Trouble reading in Russian(Cyrillic script)

[deactivated user]

    Does anyone else have a problem with reading in Russian? I can‘t seem to pass the phase in reading when you’re spelling every word in your head before reading it out loud, and I also read few first letters and then just guess the rest of the word(often inaccurately). I did a bit of research and it seems it’s a normal phase when children learn how to read for the very first time. First they learn the letters, then they spell the word, and then they read a word by group of letters, and then the full word. Do you have any advice on how to pass this, and be able to read in full speed like I do when I read Latin script?

    May 11, 2018


    My advice to you would be this:

    1. Practice every day. Even when you are at the store, try to convert the signs you see to their proper Cyrillic equivalents (you may have to fudge it when there is not directness, but do not stress about this too much).

    2. Think of yourself as a "Russian child" (as you eluded to). You know how you learned to read in English (or the Latin alphabet)? Try to replicate that in Russian. This means children's books....lots, and lots, and lots of children's books.

    3. Be patient with yourself :). All of this takes time. Personally, I have a photographic memory, and I can remember pretty much anything in Latin script. However, it is quite frustrating to me, because I did not grow up reading Cyrillic, and therefore it does not give the same result there. I have a struggle to memorize words and spelling as everyone else here. But--I am getting there, and so will you. Just give it time, grit, and do not pressure yourself when you do need time to relax and absorb the material. It will all come together soon enough!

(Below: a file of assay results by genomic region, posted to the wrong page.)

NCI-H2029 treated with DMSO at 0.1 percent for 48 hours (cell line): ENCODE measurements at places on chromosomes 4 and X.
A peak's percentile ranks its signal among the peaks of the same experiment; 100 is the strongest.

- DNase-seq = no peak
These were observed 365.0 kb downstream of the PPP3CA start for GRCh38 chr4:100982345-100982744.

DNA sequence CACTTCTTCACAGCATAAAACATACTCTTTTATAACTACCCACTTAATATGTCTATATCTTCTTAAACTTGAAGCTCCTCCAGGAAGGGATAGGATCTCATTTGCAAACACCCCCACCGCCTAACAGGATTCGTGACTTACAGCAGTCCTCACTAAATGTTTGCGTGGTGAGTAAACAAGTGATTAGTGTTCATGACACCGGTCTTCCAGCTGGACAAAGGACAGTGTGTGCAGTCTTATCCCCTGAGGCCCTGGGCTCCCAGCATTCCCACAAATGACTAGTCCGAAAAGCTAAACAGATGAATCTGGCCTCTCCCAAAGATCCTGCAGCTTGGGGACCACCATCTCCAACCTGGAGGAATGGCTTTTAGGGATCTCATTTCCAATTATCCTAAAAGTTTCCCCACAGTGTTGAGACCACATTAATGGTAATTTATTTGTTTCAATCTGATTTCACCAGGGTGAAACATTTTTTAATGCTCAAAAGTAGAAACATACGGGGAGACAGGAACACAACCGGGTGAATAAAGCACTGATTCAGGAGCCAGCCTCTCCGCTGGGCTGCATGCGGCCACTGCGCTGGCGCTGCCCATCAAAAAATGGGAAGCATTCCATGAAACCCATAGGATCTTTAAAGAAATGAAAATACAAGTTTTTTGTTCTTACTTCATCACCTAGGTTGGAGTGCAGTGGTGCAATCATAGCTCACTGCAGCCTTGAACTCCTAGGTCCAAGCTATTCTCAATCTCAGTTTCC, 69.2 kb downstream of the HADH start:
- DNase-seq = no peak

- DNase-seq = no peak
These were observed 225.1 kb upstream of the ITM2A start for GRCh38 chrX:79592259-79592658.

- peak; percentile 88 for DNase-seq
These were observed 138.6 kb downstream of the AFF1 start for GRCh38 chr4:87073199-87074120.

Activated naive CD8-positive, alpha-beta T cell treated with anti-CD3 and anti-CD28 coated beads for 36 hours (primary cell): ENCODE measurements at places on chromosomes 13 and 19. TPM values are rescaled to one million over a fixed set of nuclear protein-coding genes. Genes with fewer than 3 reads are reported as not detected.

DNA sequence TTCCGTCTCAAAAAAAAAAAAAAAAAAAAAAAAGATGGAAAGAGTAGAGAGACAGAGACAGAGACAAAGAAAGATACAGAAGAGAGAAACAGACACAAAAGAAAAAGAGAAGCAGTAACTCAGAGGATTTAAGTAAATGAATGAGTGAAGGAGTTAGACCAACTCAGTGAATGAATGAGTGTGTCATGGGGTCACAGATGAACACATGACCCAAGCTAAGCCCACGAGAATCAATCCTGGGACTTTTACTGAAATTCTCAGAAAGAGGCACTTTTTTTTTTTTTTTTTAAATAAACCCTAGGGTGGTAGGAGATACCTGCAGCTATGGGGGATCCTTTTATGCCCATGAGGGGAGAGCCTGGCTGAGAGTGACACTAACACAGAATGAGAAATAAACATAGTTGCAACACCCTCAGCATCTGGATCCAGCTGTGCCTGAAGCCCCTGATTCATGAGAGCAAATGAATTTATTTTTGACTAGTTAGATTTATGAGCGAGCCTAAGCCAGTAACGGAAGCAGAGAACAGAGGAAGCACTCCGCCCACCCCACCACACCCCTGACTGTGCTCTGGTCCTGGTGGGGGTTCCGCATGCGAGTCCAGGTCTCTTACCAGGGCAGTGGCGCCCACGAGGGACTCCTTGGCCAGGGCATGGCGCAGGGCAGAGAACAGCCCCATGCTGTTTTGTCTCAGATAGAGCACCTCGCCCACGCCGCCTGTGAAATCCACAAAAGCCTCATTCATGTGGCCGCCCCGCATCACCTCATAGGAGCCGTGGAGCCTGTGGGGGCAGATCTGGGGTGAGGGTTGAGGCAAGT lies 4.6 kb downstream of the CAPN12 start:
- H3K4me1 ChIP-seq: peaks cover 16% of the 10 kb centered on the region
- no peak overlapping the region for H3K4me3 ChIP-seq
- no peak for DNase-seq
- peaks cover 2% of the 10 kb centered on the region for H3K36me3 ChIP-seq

Good luck in your studies!

    May 11, 2018

    Hi! By spending the same amount of time reading the Cyrillic as you have done the Latin alphabet. ;)

    It's really the only way. Once you know the individual letters, it's only a matter of getting your eyes used to the sight. If your mother tongue is English (or any other language using the Latin script), then you're used to "absorbing" the meaning without actually "reading" it letter by letter, just by the general outline, length and bits sticking up and down from it. It's something that can happen only through tons of repetition.

    In fact, there was a popular experiment in which English natives were asked to read a text at normal speed and find the mistakes in it. There was a mistake in every single word, but participants couldn't identify most of them, since they were designed not to disrupt the length and "shape" of the word. So, keep reading, and you'll get there!

    May 11, 2018

    If you're actually spelling, don't, but sound out by syllables. You can use Duo for this: try to sound out the words from the screen text (even if you have already heard them), then check your pronunciation by replaying the audio, then re-sound out the words again. Also, try sounding out any Russian text you come across. Just keep working at it! As other have said, all you need is practice.